"We are so excited to have you aboard" - the crews of the dragon capsule and ISS meet
Although this was SpaceX’s third crew flight for NASA, it was the first to use a vehicle that’s flown before - an essential part of the billionaire's push to the moon and Mars.
The dragon capsule arrive at the International Space Station a day after launching from NASA’s Kennedy Space Center in Florida.
The Dragon capsule docked with the station 260 miles (420 kilometers) above the Indian Ocean.
SpaceX's recycled rocket docks with the International Space Station
The new arrivals, from the US, France and Japan, will spend six months at the space station.
They’ll replace four astronauts who will return to Earth in their own Dragon capsule on Wednesday.
It was the first time two SpaceX crew Dragons were parked there at the same time, practically side by side.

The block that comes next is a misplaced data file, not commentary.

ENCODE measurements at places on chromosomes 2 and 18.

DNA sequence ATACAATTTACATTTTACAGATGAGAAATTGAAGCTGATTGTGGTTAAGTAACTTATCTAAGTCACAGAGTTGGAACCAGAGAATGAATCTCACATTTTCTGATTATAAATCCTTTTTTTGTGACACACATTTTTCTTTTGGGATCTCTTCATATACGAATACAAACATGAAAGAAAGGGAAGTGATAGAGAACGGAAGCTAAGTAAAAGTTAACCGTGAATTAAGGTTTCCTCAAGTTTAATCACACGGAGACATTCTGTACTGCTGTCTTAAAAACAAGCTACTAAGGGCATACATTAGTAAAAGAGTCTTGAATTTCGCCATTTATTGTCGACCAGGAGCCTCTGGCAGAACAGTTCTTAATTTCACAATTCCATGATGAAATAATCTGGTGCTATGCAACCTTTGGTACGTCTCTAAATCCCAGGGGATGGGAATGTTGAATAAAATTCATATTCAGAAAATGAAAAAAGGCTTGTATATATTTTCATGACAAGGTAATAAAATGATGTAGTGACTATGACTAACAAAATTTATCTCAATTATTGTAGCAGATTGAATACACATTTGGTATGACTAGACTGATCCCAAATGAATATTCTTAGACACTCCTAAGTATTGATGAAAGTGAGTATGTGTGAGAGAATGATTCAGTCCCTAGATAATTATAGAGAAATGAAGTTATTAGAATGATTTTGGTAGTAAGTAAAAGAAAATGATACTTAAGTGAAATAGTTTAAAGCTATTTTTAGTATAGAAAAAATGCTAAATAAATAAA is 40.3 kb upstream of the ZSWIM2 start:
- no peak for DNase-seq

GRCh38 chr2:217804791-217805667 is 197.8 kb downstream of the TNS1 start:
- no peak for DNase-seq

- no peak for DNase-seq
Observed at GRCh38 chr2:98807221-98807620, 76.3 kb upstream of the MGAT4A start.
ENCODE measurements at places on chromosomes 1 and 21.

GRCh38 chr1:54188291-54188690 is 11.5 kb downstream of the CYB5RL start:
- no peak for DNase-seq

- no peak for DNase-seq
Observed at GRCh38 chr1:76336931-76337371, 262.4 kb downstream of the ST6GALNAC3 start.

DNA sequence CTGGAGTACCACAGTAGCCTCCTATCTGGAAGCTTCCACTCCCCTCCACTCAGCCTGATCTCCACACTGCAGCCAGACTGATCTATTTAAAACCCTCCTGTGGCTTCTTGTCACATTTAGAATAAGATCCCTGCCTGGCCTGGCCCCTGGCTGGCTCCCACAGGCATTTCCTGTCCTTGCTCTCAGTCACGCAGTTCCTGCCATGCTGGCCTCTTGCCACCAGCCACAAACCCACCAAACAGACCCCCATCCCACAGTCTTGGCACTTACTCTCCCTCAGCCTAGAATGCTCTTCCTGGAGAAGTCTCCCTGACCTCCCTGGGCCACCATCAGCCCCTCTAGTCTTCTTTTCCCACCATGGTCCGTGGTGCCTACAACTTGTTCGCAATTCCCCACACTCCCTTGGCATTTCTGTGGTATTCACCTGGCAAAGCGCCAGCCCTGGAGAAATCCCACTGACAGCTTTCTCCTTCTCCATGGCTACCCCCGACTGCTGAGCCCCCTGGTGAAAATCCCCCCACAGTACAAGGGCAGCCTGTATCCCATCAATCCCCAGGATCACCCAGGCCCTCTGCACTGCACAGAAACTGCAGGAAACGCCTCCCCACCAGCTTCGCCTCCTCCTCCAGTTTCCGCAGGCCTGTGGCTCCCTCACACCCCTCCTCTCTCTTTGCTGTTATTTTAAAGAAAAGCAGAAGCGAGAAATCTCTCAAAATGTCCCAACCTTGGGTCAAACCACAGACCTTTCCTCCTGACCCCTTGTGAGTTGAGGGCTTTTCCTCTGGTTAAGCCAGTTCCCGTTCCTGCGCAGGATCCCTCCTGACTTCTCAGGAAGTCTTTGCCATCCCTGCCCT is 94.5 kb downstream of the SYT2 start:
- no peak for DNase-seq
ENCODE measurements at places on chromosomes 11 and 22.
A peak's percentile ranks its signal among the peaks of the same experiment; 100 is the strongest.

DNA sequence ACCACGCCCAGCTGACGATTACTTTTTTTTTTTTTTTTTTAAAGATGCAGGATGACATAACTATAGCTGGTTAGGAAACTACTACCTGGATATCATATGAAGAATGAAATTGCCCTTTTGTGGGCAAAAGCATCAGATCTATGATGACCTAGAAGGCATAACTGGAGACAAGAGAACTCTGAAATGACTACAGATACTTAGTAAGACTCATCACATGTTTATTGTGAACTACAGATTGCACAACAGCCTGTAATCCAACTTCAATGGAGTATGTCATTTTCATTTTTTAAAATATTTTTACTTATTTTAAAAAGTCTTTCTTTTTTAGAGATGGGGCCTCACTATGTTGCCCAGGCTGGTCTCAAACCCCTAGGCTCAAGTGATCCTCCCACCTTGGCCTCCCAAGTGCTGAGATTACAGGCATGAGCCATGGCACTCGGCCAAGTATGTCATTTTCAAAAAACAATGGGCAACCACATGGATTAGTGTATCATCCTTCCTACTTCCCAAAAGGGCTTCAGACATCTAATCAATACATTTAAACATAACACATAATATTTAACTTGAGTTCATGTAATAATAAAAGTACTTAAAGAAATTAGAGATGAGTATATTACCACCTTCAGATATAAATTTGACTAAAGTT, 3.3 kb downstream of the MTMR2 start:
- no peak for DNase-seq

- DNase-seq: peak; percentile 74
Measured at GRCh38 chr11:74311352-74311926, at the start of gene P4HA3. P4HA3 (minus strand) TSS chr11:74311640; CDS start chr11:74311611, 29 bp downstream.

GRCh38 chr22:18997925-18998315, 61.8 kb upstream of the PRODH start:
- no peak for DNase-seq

"We are so excited to have you aboard," radioed the space station’s commander, Shannon Walker.
The Dragon capsule was used for SpaceX’s first crew launch last May, while the Falcon rocket soaring Friday hoisted crew two in November.
Watch the SpaceX launch from Florida on Friday:
NASA astronauts Shane Kimbrough and Megan McArthur, the commander and pilot of the arriving Dragon, were on hand to take control of the docking if needed.
But the autonomous system did its job, much like a self-driving car, connecting safely with the space station.
Also checking is France’s Thomas Pesquet and Japan’s Akihiko Hoshide. Both have lived on the space station before, as has Kimbrough. It's a first visit for McArthur.
Pesquet is the first European Space Agency astronaut to ride in the Crew Dragon spacecraft.
For the next four days, the space station will be home to 11 astronauts, just shy of the record of 13 set during NASA’s space shuttle era.